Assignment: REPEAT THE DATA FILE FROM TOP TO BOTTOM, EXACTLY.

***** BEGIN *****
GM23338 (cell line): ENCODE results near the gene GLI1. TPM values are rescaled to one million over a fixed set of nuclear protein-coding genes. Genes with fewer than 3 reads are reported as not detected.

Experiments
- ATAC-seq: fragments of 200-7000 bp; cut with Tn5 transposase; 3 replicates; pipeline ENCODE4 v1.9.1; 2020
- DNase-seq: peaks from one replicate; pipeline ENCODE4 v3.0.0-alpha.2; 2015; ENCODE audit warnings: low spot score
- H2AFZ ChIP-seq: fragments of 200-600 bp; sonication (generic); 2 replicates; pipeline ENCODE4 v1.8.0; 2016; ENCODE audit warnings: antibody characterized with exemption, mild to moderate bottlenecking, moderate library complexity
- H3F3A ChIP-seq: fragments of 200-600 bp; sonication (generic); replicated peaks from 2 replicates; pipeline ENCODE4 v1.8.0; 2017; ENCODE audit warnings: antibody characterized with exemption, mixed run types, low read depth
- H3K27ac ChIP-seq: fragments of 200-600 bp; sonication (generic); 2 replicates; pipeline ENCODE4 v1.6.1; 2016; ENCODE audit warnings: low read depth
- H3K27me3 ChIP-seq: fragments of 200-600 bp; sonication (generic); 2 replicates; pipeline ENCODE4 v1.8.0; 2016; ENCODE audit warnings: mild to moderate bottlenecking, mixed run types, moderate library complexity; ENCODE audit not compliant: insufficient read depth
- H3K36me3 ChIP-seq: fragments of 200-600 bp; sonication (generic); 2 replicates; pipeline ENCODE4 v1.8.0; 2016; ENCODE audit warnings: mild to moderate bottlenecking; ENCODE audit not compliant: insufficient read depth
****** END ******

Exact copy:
GM23338 (cell line): ENCODE results near the gene GLI1. TPM values are rescaled to one million over a fixed set of nuclear protein-coding genes. Genes with fewer than 3 reads are reported as not detected.

Experiments
- ATAC-seq: fragments of 200-7000 bp; cut with Tn5 transposase; 3 replicates; pipeline ENCODE4 v1.9.1; 2020
- DNase-seq: peaks from one replicate; pipeline ENCODE4 v3.0.0-alpha.2; 2015; ENCODE audit warnings: low spot score
- H2AFZ ChIP-seq: fragments of 200-600 bp; sonication (generic); 2 replicates; pipeline ENCODE4 v1.8.0; 2016; ENCODE audit warnings: antibody characterized with exemption, mild to moderate bottlenecking, moderate library complexity
- H3F3A ChIP-seq: fragments of 200-600 bp; sonication (generic); replicated peaks from 2 replicates; pipeline ENCODE4 v1.8.0; 2017; ENCODE audit warnings: antibody characterized with exemption, mixed run types, low read depth
- H3K27ac ChIP-seq: fragments of 200-600 bp; sonication (generic); 2 replicates; pipeline ENCODE4 v1.6.1; 2016; ENCODE audit warnings: low read depth
- H3K27me3 ChIP-seq: fragments of 200-600 bp; sonication (generic); 2 replicates; pipeline ENCODE4 v1.8.0; 2016; ENCODE audit warnings: mild to moderate bottlenecking, mixed run types, moderate library complexity; ENCODE audit not compliant: insufficient read depth
- H3K36me3 ChIP-seq: fragments of 200-600 bp; sonication (generic); 2 replicates; pipeline ENCODE4 v1.8.0; 2016; ENCODE audit warnings: mild to moderate bottlenecking; ENCODE audit not compliant: insufficient read depth